They will be straight when you receive them and use them under normal circumstances. They will not bend on their own or hitting your target.

    Many still use them for indoor target archery.

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  14. CoveyMaster

    CoveyMaster Grizzled Veteran

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    No, they won't bend on their own...I didn't mean to insinuate they would. I meant that they are more likely to get messed up and be out of spec from shipping and handling fro mthe mfg to the shooter than a carbon shaft.

    I still disagree about blowing it out of proportion...I've never shot any aluminum shaft that was right after practicing with it out of a bow with 70# draw weight.....but whatever....maybe they are better since the last ones I used back in the late 80's early 90's.
     
  15. tfox

    tfox Grizzled Veteran

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    I think you used thinned walled xx75. They are soft and will bend easily. I am speaking of thick walled xx78.

    I need to spin check some of my old aluminums. I bet they are fine.

    In general, I agree, carbon are way stronger and the main reason I use them as well.

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  16. tfox

    tfox Grizzled Veteran

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    I think Arthur is subliminaly speaking through me. Talk about scary. :what:

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  17. CoveyMaster

    CoveyMaster Grizzled Veteran

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    Yes, I expect I was using the XX75's as well. Back in the day I was using whatever was readily available and cheap...at that time especially, carbons offered the best in that combination of available and cheap in a durable shaft. My target was also hard foam and just pulling the shafts out was a risk. The Carbons I could pull them out without a lot of fear of damaging them with a permanent bend.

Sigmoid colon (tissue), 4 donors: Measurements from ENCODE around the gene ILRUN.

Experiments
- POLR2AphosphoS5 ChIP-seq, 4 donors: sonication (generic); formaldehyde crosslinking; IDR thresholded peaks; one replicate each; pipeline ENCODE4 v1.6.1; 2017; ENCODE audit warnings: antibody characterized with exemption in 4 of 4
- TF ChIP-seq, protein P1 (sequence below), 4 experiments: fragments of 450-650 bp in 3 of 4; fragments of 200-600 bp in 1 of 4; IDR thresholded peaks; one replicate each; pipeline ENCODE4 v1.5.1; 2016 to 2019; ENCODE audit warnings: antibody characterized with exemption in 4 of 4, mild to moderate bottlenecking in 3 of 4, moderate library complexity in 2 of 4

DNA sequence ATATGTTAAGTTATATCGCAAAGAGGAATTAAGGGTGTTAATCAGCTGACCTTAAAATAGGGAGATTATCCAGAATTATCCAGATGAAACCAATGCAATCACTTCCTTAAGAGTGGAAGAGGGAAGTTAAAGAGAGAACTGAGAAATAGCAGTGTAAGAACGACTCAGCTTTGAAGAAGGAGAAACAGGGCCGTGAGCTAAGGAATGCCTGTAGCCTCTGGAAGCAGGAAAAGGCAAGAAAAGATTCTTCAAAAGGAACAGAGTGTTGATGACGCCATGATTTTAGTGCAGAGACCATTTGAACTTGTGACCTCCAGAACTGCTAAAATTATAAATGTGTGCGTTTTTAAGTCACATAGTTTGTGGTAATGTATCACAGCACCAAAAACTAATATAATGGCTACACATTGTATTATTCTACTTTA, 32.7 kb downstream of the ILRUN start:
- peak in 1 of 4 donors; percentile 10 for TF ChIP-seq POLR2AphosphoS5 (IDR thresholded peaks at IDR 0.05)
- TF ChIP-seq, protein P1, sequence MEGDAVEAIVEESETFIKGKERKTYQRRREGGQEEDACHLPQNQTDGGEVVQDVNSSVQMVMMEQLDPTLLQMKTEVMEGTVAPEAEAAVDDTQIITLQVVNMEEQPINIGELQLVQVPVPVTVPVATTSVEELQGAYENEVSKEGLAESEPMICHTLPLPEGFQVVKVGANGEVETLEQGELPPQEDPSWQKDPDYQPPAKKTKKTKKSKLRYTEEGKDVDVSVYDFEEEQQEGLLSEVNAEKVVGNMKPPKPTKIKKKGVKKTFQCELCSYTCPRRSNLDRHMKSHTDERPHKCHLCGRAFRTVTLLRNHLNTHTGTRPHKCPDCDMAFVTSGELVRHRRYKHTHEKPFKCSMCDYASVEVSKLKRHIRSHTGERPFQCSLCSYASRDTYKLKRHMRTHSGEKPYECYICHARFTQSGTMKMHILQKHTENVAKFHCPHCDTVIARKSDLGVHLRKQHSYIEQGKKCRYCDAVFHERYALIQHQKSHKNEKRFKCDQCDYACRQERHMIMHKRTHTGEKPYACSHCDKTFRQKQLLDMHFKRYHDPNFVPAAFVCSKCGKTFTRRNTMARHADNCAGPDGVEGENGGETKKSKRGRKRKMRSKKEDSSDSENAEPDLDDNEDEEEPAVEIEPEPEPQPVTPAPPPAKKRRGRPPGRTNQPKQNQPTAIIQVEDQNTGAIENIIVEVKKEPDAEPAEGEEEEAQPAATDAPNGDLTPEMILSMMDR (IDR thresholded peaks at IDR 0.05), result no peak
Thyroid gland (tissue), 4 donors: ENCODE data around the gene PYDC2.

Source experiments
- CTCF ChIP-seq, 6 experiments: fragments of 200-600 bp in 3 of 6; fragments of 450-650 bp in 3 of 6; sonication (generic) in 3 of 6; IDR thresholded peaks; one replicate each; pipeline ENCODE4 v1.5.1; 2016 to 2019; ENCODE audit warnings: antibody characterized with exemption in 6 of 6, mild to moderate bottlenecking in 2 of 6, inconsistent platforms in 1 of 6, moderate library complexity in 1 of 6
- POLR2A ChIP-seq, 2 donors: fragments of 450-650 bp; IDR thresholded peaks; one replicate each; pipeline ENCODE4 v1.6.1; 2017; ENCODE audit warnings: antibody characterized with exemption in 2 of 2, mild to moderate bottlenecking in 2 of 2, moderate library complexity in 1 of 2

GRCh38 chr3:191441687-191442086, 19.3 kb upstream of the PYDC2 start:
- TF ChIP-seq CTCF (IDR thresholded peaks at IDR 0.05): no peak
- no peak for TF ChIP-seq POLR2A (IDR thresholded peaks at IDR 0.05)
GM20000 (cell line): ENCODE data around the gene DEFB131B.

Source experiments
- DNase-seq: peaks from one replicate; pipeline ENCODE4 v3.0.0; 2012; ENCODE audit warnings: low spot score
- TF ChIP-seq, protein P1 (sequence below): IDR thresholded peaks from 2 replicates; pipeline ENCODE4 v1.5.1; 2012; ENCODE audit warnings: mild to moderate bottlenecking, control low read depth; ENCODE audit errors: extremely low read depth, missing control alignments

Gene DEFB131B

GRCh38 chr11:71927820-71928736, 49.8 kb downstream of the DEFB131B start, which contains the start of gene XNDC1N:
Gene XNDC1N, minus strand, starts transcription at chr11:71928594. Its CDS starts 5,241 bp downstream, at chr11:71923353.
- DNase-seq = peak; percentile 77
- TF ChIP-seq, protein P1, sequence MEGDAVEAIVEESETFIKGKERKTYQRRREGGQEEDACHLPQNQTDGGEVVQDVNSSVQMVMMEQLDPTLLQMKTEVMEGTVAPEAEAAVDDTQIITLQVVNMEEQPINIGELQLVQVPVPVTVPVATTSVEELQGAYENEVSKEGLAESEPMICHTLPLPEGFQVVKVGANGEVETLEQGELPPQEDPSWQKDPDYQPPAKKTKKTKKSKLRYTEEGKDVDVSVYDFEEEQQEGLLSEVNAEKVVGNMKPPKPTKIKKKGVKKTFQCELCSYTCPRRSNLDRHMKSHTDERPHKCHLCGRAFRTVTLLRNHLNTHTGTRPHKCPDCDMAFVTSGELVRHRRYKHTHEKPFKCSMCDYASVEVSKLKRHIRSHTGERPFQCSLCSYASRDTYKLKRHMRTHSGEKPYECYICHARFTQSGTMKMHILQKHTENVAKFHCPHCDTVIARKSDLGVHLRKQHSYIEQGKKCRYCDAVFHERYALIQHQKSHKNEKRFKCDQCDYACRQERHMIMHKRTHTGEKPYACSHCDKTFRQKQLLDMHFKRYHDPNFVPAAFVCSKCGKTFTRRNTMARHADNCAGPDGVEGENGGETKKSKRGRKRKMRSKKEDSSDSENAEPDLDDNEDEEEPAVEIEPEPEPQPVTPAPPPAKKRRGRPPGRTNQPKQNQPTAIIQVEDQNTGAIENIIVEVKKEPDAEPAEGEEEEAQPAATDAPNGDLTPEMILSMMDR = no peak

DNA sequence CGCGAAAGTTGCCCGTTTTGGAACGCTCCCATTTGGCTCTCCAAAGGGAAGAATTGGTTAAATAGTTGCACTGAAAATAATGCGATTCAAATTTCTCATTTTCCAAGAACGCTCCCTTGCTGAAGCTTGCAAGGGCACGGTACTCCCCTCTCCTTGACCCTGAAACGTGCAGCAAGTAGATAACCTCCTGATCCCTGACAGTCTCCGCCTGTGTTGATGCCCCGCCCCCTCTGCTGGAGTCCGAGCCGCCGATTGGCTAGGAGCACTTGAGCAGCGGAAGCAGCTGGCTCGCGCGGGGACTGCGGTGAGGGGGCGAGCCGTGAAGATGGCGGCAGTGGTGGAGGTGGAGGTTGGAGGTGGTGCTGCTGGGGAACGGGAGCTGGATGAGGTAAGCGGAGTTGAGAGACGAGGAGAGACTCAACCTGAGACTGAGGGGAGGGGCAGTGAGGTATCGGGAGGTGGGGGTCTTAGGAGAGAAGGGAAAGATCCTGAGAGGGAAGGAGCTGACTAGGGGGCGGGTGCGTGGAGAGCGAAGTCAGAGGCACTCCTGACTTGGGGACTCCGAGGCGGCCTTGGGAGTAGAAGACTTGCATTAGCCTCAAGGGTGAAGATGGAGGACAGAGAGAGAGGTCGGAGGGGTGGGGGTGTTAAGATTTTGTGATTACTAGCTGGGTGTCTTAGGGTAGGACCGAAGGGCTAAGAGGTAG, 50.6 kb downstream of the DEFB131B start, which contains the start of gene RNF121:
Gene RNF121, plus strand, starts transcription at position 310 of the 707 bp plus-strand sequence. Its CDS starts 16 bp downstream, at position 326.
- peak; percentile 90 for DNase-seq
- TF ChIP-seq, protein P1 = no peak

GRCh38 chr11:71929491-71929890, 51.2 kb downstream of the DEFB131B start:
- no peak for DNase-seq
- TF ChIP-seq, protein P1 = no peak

I don't know anything about shafts that are both aluminum and carbon or the newer ones made of newer alloys.
     
  18. SharpEyeSam

    SharpEyeSam Legendary Woodsman

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    What he said X1000! FMJ arrows RULE!!!
     
  19. Muzzy Man

    Muzzy Man Grizzled Veteran

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    You can bet, once you get past all the smoke, the reason carbons have become the prominent shaft is because they can be produced more cheaply and sold for more $$$$... bottom line... follow the money trail and you'll have the answer. $$$$s dictate trends regardless of what claims are made otherwise. Quite simply carbon manufacturers did a better job advertising than Easton.
     
  20. CoveyMaster

    CoveyMaster Grizzled Veteran

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    Respectfully disagree, they became prominant because they are more reliable and durable, the same reason Cabon fiber has taken over the role of high usage from aluminum by aviation and nearly every other industry. I thought Easton was a carbon shaft MFG?